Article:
On October 20, the Federal Trade Commission (FTC) held its monthly Open Meeting at which it voted unanimously (4-0) to move forward with issuing an Advanced Notice of Proposed Rulemaking (ANPR) to make changes to the Funeral Rule. The FTC is a five-person body, but only three commissioners are required for a quorum. One of the two Republican commissioners resigned his position last week. However, that will not at all impact the Commission moving forward with the rulemaking process.
The next step in the process is for the ANPR to be published in the Federal Register. That is expected to happen in the coming weeks and when it publishes, the 60-day comment period will commence. ICCFA is in the process of digesting the entire 68-page ANPR and then will begin drafting comments with the input of its members and in consultation with other industry groups.
This action follows on comments solicited by FTC in June 2020 to review the Funeral Rule. Based on the comments FTC received in response to the Rule Review, along with the prior rulemaking records and the Commission’s experience enforcing the Rule, the Commission has determined that the Rule continues to serve a useful purpose and should be retained. The Commission now seeks additional comment on possible modification to the Funeral Rule.
Issues to be Considered:
The Commission is seeking additional input regarding the following seven topic areas:
(1) whether and how funeral providers should be required to display or distribute their price information online or through electronic media;
(2) whether funeral providers should be required to disclose third party crematory or other fees on the General Price List (GPL);
(3) whether the Rule’s requirements regarding reduced basic services fees should be amended;
(4) whether the Rule should be amended to account for new forms of disposition;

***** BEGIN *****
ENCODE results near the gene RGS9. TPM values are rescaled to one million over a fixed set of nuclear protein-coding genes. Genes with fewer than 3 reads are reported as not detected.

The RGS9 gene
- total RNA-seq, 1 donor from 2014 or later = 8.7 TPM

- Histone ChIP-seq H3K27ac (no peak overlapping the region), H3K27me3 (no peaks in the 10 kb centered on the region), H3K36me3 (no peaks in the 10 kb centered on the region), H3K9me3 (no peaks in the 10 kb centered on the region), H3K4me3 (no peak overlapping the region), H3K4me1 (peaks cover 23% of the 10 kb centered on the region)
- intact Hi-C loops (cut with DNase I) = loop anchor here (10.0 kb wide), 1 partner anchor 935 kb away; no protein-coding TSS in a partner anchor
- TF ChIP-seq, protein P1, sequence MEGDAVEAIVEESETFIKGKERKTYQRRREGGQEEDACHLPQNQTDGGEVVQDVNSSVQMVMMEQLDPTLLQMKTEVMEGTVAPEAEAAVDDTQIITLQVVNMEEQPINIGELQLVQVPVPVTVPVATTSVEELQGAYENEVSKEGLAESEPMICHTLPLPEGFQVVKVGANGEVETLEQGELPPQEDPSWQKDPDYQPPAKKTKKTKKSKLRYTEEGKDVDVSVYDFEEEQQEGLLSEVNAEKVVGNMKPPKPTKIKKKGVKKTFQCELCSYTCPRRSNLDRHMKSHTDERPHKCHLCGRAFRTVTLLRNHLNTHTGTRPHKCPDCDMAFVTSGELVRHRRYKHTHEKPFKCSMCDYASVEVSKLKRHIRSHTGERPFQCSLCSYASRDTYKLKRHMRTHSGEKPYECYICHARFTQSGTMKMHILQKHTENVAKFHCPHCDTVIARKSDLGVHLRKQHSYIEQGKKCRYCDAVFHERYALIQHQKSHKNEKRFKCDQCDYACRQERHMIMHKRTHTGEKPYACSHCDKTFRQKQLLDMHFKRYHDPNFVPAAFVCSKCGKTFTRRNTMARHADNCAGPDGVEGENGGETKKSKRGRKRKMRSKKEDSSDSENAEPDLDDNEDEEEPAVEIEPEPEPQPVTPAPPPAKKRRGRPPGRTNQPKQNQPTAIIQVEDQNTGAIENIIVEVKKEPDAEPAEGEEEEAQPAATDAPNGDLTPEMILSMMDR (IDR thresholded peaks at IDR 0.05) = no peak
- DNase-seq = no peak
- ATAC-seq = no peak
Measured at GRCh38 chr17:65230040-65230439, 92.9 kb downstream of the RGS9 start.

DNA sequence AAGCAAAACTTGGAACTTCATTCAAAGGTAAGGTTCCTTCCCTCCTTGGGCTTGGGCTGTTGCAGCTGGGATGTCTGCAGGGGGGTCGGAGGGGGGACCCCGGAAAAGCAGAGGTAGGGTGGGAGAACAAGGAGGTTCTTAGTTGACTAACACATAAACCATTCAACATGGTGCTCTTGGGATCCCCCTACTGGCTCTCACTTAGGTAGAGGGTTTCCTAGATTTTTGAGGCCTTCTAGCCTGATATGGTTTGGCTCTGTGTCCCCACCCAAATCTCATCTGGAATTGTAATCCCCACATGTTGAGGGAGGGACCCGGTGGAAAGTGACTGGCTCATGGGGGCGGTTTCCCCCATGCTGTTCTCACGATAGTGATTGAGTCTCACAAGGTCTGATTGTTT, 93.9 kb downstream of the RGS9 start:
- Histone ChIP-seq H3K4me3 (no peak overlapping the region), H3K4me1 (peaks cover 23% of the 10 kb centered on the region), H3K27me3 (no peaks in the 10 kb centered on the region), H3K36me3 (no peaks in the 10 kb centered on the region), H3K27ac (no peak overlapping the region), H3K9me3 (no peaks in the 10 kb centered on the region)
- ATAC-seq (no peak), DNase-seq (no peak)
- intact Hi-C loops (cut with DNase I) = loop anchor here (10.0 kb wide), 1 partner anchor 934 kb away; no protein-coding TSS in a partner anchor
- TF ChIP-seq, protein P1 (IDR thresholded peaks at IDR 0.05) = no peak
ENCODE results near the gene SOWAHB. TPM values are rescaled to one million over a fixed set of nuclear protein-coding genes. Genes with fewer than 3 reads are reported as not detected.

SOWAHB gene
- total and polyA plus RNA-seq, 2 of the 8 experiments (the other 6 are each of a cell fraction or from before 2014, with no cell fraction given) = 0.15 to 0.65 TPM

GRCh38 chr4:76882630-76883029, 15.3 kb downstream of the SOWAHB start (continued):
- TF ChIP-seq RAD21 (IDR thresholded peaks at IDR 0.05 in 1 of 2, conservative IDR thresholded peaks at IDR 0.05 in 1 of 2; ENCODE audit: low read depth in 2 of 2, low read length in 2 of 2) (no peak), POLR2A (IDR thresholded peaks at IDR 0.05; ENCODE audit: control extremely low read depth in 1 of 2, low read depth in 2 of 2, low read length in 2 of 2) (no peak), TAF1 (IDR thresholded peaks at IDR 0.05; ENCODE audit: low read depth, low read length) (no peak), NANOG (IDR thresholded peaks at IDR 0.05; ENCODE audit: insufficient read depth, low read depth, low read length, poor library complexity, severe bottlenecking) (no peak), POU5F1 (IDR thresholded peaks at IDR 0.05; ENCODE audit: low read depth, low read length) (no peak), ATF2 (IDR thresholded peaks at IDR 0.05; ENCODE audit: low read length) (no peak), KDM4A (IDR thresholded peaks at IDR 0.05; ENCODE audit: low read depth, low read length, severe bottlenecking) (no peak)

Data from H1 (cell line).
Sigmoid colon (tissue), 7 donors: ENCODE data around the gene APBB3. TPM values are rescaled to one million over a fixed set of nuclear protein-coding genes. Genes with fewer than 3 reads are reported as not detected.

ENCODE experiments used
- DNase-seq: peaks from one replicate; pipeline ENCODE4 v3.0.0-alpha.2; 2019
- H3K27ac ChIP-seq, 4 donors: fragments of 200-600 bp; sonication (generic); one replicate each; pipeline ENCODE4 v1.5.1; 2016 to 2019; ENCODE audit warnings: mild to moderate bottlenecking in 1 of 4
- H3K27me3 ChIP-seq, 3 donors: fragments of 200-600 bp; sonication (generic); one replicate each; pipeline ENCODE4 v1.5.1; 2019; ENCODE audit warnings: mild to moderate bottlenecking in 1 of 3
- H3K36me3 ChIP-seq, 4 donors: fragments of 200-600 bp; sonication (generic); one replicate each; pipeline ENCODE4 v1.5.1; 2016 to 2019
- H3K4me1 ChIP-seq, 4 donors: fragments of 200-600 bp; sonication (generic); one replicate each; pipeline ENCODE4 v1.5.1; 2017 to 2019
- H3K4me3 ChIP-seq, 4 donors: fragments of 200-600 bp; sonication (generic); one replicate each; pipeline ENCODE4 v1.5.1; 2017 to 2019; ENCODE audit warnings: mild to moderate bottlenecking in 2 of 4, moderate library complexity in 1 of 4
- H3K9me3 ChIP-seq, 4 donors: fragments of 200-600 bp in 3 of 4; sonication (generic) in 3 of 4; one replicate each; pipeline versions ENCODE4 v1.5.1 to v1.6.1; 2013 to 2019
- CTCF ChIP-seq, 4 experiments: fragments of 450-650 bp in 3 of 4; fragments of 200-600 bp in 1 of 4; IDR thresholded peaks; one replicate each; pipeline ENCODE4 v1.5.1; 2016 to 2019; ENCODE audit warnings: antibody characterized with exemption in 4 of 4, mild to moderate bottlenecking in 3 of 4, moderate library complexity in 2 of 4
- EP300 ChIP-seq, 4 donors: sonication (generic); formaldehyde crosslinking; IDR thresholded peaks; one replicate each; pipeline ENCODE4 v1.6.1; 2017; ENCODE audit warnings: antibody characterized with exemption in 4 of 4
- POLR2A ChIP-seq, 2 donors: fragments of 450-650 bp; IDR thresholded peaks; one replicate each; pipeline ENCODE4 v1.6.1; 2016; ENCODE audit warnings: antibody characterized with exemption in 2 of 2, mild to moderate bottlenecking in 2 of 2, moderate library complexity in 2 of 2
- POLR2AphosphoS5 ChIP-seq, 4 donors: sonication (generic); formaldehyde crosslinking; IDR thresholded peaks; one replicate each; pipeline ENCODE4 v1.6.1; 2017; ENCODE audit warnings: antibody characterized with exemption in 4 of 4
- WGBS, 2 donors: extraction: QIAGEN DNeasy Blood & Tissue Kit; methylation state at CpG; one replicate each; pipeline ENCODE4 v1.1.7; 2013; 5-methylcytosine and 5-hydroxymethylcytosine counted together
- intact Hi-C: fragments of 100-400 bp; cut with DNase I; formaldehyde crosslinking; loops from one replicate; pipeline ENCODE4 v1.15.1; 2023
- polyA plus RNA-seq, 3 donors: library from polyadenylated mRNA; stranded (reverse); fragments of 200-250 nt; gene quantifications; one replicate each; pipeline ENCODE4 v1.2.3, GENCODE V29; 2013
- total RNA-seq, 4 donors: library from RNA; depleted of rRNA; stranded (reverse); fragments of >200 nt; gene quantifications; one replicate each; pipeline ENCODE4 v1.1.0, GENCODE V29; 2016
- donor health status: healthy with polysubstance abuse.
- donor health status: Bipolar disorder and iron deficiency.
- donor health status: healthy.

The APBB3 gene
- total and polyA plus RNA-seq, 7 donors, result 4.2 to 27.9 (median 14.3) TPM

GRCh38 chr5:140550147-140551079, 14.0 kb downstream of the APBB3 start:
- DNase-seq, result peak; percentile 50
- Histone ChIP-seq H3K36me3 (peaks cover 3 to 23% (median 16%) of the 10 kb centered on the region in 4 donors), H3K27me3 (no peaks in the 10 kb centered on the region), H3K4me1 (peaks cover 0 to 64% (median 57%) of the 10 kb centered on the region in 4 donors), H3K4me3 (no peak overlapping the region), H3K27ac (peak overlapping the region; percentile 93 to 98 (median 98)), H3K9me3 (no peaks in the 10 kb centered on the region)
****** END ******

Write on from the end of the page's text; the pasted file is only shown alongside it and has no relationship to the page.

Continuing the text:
(5) whether the Rule’s embalming disclosure requirements should be amended;
(6) whether the Rule should be changed to improve the readability of the price lists; and
(7) whether changes should be made to the Rule to avoid negatively impacting underserved communities.
On the question of online and electronic price disclosure, the Commission is seeking comments on eight options to revise the Rule’s requirements regarding the distribution of price information to include new technologies. The Commission is particularly interested in suggestions about how to tailor changes in ways that facilitate the ability of small businesses to comply with the Rule using new technologies.
The Commission is considering whether to amend the Rule to provide more disclosure for consumers about third-party crematory-related fees, as well as other costs not required to be listed on the GPL. In addition to third-party crematory fees, the Commission wishes to explore whether the Rule should be clarified to state when other fees, not included in the price of the services, should be disclosed on the GPL.
The Commission does not believe the basic services fee should be eliminated, however, is interested in exploring whether consumers and businesses could benefit from a limited expansion of two of the basic services fee provisions – direct cremation and immediate burial. Therefore, the Commission is considering clarifying in the Rule that funeral providers may charge a lower basic services fee for forwarding and receiving remains, immediate burial, and direct cremation, if they wish, because of the limited use of the funeral provider’s facilities and staff time generally associated with those services. In addition, the Commission is considering modifying the definition of direct cremation and immediate burial to allow those offerings to include limited viewings or visitations.